Fines are usually imposed in cases in which they are more or less mandatory as part of the sentence, and their size very often depends on other factors; for example, for a first-offense DWI case, there is a mandatory minimum $500 fine, up to $1,000, but if it’s aggravated the fine will increase, and a repeat offense — which makes it a felony — can increase the fine even more, and a rather stiff surcharge will be imposed.
In most cases, fines don’t exceed several thousand dollars in even the most serious cases; the law may provide for a fine of up to $10,000 in very serious cases, but it’s very rarely used in my experience. If someone is convicted of something like that, they’re far more likely to face jail, not a hefty fine.
How Does The Court Expect Someone To Pay A Fine?
In nearly all misdemeanor cases, if somebody is sentenced to something including a fine and they can’t pay it right away, the judge will adjourn the case and give the defendant 60 days to go directly to the cashier and pay everything, including the fine and the surcharge. Now, if the 60 days elapse and you go to the cashier and you don’t have all the money, the cashier is usually authorized to grant one extension without having to go back and see the judge.
If you come back the next time, and you still can’t pay the whole thing, you will be sent to see the judge, who may accept your explanation and give you even more time, or choose to impose the alternative jail part of the sentence. However, most judges are pretty human about that; if someone is somebody is doing their best and was simply unable to get all the money together, the judge will usually give them more time, especially if they can pay part of it and show they’re really making an effort.
The worst thing a defendant can do is to decide to not show up because he or she doesn’t have the money; that is a sure path to being locked up. Even if you don’t have the money, it’s very important that you show up at the cashier’s window on the day you’re scheduled; that is the same as a court date.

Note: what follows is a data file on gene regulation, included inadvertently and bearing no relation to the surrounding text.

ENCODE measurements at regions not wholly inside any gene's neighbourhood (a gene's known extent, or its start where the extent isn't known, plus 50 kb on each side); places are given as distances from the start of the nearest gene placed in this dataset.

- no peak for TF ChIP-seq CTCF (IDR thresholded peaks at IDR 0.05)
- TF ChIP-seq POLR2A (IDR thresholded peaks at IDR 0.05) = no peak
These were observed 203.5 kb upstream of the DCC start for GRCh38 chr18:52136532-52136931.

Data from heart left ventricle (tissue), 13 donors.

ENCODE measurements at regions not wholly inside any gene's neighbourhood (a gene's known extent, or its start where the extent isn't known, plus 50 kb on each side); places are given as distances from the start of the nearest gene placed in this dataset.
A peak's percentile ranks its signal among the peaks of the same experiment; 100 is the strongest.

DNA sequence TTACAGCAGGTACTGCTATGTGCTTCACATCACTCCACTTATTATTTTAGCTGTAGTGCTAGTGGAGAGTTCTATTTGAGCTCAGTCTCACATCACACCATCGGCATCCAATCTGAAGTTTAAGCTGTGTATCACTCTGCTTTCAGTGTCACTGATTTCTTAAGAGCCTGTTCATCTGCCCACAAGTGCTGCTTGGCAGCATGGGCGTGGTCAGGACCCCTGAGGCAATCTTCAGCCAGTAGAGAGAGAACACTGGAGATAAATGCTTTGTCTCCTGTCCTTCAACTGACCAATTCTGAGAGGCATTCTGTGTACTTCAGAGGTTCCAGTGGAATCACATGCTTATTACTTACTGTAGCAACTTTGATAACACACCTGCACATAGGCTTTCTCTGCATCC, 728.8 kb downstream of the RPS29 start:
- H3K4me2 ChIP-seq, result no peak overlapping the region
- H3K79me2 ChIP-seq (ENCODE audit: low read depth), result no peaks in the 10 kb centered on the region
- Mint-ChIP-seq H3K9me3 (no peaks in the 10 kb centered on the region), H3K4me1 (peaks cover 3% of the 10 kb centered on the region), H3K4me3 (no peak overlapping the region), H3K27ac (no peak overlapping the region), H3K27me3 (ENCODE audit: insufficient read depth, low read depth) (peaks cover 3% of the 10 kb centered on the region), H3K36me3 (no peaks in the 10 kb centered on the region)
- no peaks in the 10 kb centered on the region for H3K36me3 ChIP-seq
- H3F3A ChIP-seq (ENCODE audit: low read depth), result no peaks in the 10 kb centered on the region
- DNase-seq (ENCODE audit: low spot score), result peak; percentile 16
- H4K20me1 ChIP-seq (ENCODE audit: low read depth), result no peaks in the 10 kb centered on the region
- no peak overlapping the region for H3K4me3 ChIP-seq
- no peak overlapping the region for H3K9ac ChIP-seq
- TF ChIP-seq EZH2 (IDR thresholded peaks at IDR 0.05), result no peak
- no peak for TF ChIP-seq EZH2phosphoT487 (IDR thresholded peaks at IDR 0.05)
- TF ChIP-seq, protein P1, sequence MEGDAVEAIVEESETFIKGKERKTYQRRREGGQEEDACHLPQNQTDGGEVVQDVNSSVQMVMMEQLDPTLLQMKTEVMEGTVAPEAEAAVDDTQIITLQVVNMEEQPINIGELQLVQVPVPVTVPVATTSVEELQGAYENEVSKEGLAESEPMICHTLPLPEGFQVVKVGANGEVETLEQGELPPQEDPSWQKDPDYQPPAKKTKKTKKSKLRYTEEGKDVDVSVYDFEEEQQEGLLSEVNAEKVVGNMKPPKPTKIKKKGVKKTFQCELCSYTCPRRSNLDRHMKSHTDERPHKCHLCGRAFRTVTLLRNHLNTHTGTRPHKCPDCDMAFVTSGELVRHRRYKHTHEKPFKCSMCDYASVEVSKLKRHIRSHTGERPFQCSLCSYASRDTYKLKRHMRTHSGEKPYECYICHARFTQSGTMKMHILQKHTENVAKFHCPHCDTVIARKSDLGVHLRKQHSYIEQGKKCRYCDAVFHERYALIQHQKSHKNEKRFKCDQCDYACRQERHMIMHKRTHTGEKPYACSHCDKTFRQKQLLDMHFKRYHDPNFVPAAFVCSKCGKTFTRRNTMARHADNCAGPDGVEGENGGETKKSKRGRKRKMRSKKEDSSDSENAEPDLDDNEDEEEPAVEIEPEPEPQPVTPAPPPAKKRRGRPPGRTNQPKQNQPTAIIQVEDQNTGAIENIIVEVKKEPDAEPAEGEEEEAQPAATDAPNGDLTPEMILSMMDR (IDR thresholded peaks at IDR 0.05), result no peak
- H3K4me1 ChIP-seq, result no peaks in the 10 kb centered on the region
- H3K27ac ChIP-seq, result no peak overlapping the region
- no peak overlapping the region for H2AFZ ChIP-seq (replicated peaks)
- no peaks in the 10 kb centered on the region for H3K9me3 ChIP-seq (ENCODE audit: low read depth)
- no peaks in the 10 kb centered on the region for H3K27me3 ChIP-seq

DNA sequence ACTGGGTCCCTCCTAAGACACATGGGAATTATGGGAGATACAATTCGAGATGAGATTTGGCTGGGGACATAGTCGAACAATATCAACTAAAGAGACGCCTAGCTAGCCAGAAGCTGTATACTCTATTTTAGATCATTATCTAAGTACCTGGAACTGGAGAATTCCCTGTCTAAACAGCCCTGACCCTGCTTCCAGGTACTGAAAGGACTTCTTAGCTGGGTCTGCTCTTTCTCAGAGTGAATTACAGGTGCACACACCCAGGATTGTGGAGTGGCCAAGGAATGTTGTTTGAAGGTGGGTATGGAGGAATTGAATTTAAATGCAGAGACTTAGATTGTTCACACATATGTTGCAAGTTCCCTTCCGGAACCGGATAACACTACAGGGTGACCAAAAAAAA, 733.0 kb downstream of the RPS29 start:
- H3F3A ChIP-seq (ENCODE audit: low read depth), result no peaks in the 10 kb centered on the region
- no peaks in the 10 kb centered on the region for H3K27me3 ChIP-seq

Can Hiring An Attorney Result In Getting Some Of My Fine Reduced?
Like any other part of a case, the attorney will try to show both the district attorney and the judge why the fine should be a minimum amount, if anything. It’s really no different than other aspects of the case; they’re trying to get the best possible disposition for the client. An effective attorney will be able to show the judge why a serious fine should not be imposed, although the least serious consequence in any criminal case is the amount of the fine. Obviously, you want to make it as little as possible, but the real danger people face for the rest of their lives comes with jail and having a criminal conviction on their record.
What Are Some Crimes That Carry A Higher Fine Price Tag?
DWI cases, by far, have the highest mandatory fines and if you’re convicted they can’t be reduced; plus, there are a number of other fees and expenses involved with a DWI.
If fines are imposed in less serious cases, they may be a few hundred dollars ($200-400); you generally don’t see fines higher than that, because for serious cases judges are more interested in rehabilitating and/or punishing you than fining you, which means a jail sentence.
To find out more on Top Crimes Resulting In Fines, please contact The Law Office of Martin D. Kane at (718) 793-5700 to find out more about what we can do for you.